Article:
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Having served on the Committee, under the chairmanship of the hon. Member for Norwich, North (Dr. Gibson), that went to Sweden and to Italy to examine their bioethics committees, I am sure that the best bioethics committee is the Houses of Parliament. I emphasise and support what he said about the need to have a standing Joint Committee of both Houses along the lines of the Joint Committee on Human Rights, so that we can consider these issues as they arise.

It is important to underline the fact that the moral framework of the law, which was devised all those years ago by Baroness Warnock, still stands today. Three moral principles—first, that all human tissue is special and uniquely demanding of respect; secondly, that embryos can only be used for up to 14 days, the point at which the primitive streak emerges; and, thirdly, that no embryo that has been used for research may ever be implanted in a woman—are pillars that are fundamental to the morality of this legislation.

I said that I come at this from a Christian point of view: I am a fully paid-up member of the Church of England. I am grateful to the Archbishops Council for the advice that it has made available to all Members of this House on the exact position of the Church of England, because that is important. On all this free-vote territory and on all these moral issues, I always seek the advice of theologians and priests whom I respect before sticking my head above the parapet. It is important to recognise, as a starting point, that a human embryo needs protection because it has the potential to develop as a person, or persons, made in the image of God. We believe that the Church is called to balance its concern for healing and saving lives with its equally strong concern to see the moral significance of all human life, including the embryo, respected for its sacred nature. That is the position of my Church, and it is my position too.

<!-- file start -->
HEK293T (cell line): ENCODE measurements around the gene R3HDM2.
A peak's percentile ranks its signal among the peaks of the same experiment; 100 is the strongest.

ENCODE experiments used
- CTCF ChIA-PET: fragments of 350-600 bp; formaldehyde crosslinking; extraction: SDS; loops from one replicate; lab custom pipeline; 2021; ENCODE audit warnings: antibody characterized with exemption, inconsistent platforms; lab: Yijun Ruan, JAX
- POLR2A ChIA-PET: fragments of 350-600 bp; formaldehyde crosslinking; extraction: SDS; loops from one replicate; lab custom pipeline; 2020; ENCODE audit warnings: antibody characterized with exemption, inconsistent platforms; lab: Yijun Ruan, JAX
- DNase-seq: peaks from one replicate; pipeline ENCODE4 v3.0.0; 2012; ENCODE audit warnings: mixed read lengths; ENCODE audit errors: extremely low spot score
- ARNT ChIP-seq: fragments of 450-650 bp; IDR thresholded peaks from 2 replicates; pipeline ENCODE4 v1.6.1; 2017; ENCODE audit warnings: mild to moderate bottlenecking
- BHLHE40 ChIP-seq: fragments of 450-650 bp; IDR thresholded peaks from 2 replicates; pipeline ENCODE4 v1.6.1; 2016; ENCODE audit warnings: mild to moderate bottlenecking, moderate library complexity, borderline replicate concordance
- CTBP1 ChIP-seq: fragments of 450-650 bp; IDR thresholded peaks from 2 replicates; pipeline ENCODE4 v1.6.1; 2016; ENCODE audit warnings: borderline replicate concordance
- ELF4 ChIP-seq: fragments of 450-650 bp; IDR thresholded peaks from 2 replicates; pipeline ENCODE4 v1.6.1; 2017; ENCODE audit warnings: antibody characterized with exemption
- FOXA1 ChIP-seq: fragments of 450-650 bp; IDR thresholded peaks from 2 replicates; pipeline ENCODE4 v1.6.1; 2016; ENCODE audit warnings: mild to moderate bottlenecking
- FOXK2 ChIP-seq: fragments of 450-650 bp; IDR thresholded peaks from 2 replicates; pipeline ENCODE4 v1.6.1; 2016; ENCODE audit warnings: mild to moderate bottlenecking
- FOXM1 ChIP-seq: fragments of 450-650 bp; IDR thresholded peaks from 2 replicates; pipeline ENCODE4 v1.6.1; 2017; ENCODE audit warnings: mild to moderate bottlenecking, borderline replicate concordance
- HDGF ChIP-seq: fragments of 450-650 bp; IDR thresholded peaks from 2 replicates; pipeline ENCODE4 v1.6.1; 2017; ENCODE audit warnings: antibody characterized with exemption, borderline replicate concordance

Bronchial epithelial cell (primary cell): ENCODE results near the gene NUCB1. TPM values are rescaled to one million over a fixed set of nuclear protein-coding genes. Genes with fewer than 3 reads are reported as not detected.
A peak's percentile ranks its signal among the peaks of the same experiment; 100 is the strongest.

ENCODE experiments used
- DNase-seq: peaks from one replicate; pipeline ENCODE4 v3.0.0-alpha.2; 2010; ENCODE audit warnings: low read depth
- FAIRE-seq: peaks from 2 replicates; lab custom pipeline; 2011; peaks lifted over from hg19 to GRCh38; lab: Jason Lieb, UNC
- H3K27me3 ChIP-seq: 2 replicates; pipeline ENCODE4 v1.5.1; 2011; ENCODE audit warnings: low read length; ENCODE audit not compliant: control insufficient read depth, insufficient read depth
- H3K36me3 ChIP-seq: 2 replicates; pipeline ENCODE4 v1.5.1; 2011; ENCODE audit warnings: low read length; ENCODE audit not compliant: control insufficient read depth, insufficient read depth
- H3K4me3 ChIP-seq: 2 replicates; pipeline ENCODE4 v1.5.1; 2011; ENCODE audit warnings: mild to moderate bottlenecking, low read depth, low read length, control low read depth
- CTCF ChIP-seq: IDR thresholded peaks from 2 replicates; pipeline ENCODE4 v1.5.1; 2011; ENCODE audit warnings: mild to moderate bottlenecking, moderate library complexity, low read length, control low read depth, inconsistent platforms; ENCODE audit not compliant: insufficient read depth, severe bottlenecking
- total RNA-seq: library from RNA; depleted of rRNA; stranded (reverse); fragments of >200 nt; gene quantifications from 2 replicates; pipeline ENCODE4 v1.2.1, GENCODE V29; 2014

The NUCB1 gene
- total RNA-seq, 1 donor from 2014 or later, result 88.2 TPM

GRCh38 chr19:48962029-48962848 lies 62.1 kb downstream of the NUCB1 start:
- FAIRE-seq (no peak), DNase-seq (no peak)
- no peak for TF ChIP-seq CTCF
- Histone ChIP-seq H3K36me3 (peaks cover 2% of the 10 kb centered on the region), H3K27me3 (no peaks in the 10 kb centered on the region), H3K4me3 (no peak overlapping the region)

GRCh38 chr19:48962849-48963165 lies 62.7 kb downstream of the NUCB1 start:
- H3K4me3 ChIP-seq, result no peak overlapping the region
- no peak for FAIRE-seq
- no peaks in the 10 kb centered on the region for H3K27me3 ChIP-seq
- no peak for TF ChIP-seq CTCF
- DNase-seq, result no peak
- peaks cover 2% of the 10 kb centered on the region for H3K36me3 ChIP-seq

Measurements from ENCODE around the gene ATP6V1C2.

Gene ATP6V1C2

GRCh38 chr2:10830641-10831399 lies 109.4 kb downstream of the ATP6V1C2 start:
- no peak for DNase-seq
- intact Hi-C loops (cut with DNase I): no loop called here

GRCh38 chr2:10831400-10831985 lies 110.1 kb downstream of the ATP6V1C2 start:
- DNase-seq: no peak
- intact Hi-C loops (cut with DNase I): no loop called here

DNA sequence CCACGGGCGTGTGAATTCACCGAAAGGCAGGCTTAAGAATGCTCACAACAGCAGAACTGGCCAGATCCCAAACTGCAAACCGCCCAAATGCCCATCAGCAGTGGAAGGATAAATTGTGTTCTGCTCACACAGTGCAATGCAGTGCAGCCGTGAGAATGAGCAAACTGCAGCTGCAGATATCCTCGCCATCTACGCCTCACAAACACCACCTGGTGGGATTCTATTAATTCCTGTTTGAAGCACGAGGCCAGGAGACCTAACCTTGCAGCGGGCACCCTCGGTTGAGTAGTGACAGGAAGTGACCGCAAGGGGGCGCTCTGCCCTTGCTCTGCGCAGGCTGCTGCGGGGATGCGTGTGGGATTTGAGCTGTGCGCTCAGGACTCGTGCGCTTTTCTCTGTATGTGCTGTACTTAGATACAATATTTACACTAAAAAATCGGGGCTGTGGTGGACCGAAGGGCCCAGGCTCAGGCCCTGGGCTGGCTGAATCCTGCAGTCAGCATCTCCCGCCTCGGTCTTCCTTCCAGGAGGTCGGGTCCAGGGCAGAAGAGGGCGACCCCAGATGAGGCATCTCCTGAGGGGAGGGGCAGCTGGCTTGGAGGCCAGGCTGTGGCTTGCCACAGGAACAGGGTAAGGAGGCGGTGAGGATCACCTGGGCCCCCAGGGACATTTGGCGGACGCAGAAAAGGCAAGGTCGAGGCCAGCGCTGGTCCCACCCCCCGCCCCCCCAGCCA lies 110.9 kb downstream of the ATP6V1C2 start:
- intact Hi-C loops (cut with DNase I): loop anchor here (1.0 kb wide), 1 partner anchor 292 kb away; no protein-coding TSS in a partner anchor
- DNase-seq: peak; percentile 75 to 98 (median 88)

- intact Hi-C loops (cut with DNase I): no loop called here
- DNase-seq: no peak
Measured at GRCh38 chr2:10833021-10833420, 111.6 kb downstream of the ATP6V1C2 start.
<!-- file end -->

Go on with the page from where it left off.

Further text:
Of course, some Christians regard an embryo from the moment of conception as a person made in God’s image, and therefore they oppose all experimentation on the embryo. I fully respect that view, although I do not agree with it. I take the gradualist approach, viewing embryos as much more than just cellular material, but I support limited experimentation in the first 14 days. I am not going to dwell on the individual challenges facing the House beyond that. Perhaps when we return next week for two days in Committee on the Floor of the House and perhaps if I have the honour of serving on the Public Bill Committee later, we will go into that in more detail.

One issue has not been mentioned so far: what should be put on a birth certificate? I think that the state has a moral duty not to be party to a deliberate deception about a person’s genetic history. The evidence convinces me that everyone has the right to know the identity of their biological parents, and it also suggests that the best approach is for the social parents to inform their children at the earliest opportunity, at the most appropriate moment, of their origin. However, for the avoidance of doubt and to be fair to everyone, there is a case for printing on every birth certificate a notice of other state agencies that may hold additional information on a person’s genetic history. Therefore, no one would be discriminated against and everybody would know that it might be worth checking, if there is any doubt and one’s “parents” have not told one.